The gender is a metallophone whose relatively thin keys are strung up by means of cords on bone or metal supports sticking out of the underframe, the keys hanging above tubular resonators. These sound-tubes used to be made of bamboo, in which case they were cut in such a way that a node was left to provide the right resonance wave-length in the tube. When the key suspended above the resonator is beaten, the air-column above the node vibrates in sympathy and thus reinforces the sound. Nowadays these resonator tubes are generally made of zinc for better durability (painted yellow, to resemble the original bamboo).
Pangeran Buminata (a brother of the Susuhunan Paku Buwana IV (1786-1820), ruler of the court of Surakarta), invented the trick of covering the resonators at the top but for a small opening in the centre (like certain organ registers), so it was possible to manage with shorter tubes than before, even for the lowest tones. Since the instrument could thus be manufactured as a lower-built model, this made it unnecessary for the player’s position to be elevated, so they could avoid this breach of court-etiquette and squat on the ground just like their colleague servant/musicians.
Genders come in several varieties; in Bali they form the mainstay of the ensemble. In the gamelan of Central Java, they form a trio: the multi-octave gender panerus and gender barung – the latter sounding an octave lower than the former – and the single-octave slenthem, which doubles the pitches of the lowest octave of the gender barung. Due to the fact that its keys are larger and weightier than those of the gender barung, the projection of its sound is much more pronounced. In fact, although the slenthem player usually barely hears the instrument, the audience will hear it even through the loudest passages.
The genders are played with disc-headed mallets, held loosely by the player between index and middle finger. The slenthem however, is played saron style, although with a large disc-headed mallet.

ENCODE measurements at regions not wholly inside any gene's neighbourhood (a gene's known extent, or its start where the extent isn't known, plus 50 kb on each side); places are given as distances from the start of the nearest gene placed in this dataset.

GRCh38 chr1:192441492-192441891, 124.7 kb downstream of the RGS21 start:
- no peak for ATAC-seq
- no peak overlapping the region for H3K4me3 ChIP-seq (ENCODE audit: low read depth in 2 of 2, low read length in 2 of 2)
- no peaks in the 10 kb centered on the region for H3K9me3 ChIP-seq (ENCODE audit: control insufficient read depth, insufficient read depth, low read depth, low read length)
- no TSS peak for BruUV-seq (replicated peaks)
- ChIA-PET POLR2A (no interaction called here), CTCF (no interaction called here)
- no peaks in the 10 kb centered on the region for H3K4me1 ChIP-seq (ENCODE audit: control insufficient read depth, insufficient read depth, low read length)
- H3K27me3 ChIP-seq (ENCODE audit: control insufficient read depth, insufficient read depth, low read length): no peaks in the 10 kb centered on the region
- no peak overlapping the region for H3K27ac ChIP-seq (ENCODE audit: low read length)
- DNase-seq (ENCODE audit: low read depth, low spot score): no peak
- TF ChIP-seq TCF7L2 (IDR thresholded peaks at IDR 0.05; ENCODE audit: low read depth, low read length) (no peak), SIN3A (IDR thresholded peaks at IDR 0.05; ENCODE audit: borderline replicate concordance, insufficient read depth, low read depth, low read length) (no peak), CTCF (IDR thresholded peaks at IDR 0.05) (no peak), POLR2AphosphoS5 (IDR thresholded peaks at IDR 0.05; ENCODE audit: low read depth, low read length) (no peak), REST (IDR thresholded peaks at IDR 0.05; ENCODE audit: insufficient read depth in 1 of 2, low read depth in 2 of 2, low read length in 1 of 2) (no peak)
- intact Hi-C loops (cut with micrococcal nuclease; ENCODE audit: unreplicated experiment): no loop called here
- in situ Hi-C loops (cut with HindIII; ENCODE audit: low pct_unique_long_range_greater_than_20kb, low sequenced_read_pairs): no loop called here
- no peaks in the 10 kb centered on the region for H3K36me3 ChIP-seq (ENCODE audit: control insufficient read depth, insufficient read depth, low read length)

Their tones have the longest sustain in the entire gamelan ensemble – together with the large gongs; a gender tone can last for over a minute!
Due to this long sustain and the independence of the two hands, the gender is the only true polyphonic instrument in the gamelan, and good damping technique is essential, obviously.
Muting is done with the same hand with which the tone was played: on the left and right hand side with the thumb, the back of the hand or the tip of the little finger, depending on which note was previously played, and, for low tones, when one has to play in the middle register immediately after, with the elbow. Large leaps are possible, but damping may be unreliable, if not outright risky. The gender is best suited for every kind of articulation.
Slendro & pelog
Although the soloist properties of the gender are obvious, and therefore tempting, one should bear in mind that the sound of the gender family is considerably softer than any other instrument in the ensemble. The composer should be aware of this, and adjust the surrounding instrument levels accordingly.
An interesting feature of genders is that octaves (when played in unison) tend to stand out considerably; apparently the mutual reinforcement of sympathetic vibration produces a higher sound level. This effect is not as nearly so strong in the other instruments.
In general, accompaniment to gender parts should be sparse, to keep them audible. As a support in joint forces (e.g. tutti play) genders are usually inaudible, and thus should be left out, unless the composer has a social, rather than a musical goal in mind.